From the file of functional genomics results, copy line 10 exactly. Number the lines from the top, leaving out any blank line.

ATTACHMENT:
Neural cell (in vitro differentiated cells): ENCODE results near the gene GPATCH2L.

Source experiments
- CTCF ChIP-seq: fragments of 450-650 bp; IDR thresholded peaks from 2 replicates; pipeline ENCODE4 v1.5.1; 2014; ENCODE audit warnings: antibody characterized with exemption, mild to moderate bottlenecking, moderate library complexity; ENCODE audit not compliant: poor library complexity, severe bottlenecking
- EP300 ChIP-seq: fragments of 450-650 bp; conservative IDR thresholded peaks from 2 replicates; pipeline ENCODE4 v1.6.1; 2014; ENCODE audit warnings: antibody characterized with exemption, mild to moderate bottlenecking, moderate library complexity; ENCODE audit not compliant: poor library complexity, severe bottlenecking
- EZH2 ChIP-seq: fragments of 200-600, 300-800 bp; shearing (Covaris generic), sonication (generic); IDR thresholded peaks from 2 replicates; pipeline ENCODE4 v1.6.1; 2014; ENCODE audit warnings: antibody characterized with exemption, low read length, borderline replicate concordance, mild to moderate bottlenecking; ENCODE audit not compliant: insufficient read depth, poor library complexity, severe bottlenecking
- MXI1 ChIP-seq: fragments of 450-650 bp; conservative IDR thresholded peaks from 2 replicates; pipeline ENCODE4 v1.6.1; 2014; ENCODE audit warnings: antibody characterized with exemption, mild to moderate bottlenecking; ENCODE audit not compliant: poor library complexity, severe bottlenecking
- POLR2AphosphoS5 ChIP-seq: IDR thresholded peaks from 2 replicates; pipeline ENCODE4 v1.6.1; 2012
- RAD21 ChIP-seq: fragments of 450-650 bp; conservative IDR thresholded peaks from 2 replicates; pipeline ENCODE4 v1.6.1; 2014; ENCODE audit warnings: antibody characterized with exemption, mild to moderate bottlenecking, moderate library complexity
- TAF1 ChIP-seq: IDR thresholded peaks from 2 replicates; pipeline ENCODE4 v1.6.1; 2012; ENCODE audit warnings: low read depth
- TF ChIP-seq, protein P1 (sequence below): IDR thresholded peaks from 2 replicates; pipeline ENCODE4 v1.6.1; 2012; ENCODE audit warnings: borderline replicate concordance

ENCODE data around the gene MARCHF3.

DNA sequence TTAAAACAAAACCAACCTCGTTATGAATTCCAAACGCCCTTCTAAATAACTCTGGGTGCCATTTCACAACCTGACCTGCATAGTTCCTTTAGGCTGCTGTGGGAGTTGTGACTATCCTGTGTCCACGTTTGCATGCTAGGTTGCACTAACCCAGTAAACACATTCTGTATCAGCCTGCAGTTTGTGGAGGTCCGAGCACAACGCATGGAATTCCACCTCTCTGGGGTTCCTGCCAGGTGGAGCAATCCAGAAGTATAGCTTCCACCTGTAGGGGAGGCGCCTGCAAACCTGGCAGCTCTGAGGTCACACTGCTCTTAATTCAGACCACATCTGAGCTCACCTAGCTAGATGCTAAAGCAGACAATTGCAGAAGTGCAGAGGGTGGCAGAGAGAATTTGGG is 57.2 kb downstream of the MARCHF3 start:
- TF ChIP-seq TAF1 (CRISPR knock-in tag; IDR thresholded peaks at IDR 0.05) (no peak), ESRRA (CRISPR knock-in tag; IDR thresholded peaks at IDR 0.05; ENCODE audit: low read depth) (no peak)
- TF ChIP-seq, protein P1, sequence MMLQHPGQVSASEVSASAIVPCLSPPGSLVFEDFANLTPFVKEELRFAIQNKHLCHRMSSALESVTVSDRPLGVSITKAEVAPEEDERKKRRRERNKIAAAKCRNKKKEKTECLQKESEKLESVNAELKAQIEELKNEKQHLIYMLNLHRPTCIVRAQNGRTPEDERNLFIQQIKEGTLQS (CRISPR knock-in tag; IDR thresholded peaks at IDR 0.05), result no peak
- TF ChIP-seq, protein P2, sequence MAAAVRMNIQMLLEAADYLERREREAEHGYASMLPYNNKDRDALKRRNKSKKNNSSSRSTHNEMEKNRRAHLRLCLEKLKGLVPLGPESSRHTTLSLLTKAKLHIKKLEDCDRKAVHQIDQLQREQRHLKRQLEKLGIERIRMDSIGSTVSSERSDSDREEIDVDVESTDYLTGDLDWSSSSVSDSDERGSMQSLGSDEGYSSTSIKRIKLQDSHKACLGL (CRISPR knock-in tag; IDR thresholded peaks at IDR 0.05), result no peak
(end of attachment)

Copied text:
- TF ChIP-seq, protein P1 (sequence below): IDR thresholded peaks from 2 replicates; pipeline ENCODE4 v1.6.1; 2012; ENCODE audit warnings: borderline replicate concordance